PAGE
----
If you happen to live in one of the regions of the United States where Knight Ridder owns a newspaper, you're in luck. You'll never run out of local Knight Ridder-owned Web sites to peruse.
In the San Francisco Bay Area, for example, you can read SiliconValley.com for news from the technology and business sections of the San Jose Mercury News or you can go straight to the Mercury Center and get the whole newspaper. Or you could check out Hotcoco.com, the online home of the Contra Costa Times. Plus BayArea.com, which launched Wednesday and covers all of the above plus the San Francisco area, with local business directories, free e-mail addresses and e-commerce as a bonus.
You can also visit JustGo Bay Area, which contains entertainment listings and dining guides for those same regions. And to top it all off, you can check out the Digital City network (which is not owned by Knight Ridder) and read Knight Ridder content which has been licensed to this competing network of local sites. When you multiply this kind of URL frenzy across the Kinght Ridder markets you end up with 45 separate Knight Ridder-owned Web sites.
Confused yet? Knight Ridder has long had a labyrinthine set of Web sites and networks, that seems to keep growing -- and getting messier.
Knight Ridder launched its Net presence early on with online versions of many of its 31 newspapers. Then, in 1997, Knight Ridder invested in Zip2 -- a technology company creating local guides -- and launched the JustGo network, a series of arts and entertainment guides for those 31 newspapers. This week, News.com says Knight Ridder will announce yet another network of "regional portals," as part of the RealCities umbrella site, where dozens of other Knight Ridder Web sites live. The new Realcities will include four new city guides: BayArea.com, Miami.com, Broward.com, TwinCities.com.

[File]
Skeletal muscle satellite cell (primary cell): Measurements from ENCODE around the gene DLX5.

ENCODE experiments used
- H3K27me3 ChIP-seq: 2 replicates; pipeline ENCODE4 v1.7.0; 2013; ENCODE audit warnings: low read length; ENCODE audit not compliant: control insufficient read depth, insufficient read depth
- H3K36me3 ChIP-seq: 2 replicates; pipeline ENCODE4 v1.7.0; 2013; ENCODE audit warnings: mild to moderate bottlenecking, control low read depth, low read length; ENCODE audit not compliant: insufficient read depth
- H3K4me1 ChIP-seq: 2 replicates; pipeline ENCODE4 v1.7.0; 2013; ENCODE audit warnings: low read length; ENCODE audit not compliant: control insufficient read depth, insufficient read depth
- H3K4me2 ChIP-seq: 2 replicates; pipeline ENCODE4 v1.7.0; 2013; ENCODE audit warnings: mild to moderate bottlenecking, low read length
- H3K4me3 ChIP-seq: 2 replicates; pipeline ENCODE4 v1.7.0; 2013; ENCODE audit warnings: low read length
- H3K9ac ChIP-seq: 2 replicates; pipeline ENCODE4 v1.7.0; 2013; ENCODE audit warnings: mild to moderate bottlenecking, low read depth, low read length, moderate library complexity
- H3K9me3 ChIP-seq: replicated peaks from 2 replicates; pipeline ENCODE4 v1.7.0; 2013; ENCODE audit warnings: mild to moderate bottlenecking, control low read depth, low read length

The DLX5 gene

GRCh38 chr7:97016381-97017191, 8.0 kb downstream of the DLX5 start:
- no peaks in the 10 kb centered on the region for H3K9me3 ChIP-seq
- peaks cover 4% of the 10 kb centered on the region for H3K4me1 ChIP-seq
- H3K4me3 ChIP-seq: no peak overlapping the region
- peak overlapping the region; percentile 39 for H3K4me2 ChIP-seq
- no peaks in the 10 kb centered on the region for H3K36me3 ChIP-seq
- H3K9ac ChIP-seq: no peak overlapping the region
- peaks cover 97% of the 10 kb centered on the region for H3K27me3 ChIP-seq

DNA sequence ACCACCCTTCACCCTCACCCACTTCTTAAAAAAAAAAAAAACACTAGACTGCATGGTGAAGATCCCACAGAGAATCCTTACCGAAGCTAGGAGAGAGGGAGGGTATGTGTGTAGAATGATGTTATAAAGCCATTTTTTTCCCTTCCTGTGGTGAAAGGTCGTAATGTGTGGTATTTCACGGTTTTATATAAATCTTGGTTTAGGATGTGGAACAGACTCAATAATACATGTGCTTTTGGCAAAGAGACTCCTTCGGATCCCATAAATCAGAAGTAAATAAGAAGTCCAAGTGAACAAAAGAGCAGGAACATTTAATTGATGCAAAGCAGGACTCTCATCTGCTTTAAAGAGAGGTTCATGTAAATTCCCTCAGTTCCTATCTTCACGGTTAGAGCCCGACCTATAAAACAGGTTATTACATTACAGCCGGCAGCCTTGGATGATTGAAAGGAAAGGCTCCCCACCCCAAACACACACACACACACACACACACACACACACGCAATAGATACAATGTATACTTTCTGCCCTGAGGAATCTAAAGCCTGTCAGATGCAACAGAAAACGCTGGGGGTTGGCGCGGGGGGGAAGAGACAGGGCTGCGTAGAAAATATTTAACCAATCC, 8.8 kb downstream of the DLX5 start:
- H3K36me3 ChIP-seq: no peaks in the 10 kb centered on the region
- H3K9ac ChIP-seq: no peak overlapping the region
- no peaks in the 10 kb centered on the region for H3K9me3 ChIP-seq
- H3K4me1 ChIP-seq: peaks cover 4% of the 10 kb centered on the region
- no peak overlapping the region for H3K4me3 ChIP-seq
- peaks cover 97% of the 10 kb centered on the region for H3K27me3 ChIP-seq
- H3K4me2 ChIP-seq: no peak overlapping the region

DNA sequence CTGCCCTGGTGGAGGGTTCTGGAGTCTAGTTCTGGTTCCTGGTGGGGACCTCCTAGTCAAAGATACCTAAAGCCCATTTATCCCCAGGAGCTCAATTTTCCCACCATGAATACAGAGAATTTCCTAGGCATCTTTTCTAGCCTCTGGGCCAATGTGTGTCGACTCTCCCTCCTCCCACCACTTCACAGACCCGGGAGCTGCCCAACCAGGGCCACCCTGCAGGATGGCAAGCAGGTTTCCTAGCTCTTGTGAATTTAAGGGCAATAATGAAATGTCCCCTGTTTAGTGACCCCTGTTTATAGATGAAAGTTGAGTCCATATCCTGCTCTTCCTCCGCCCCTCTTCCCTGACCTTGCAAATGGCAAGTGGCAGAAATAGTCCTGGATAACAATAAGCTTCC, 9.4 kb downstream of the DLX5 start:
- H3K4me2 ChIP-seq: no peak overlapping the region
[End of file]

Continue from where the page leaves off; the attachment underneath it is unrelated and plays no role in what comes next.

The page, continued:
Never mind that the online city guide market is currently suffering a major glut of competitors, or that many ambitious local portal projects are already failing. Knight Ridder's early partner, Zip2, attempted a merger with CitySearch, called it off, and was recently bought out by Compaq; Microsoft's suffering Sidewalk network, hemorrhaging money, was sold to CitySearch instead. Even guides with brand names like New York Today, produced by the Gray Lady, have failed to send off fireworks. Nevertheless, Knight Ridder is clearly enthusiastic about the future of local city guides. Who needs just one portal when you can have 10 or 20 or 31?
The RealCities relaunch comes as Knight Ridder's corporate officers settle into the Bay Area (after headquarters moved from Miami), and as Knight Ridder New Media ushers in a new president. Perhaps once Knight Ridder is firmly ensconced in Silicon Valley, someone will advise the company of the benefits of streamlining.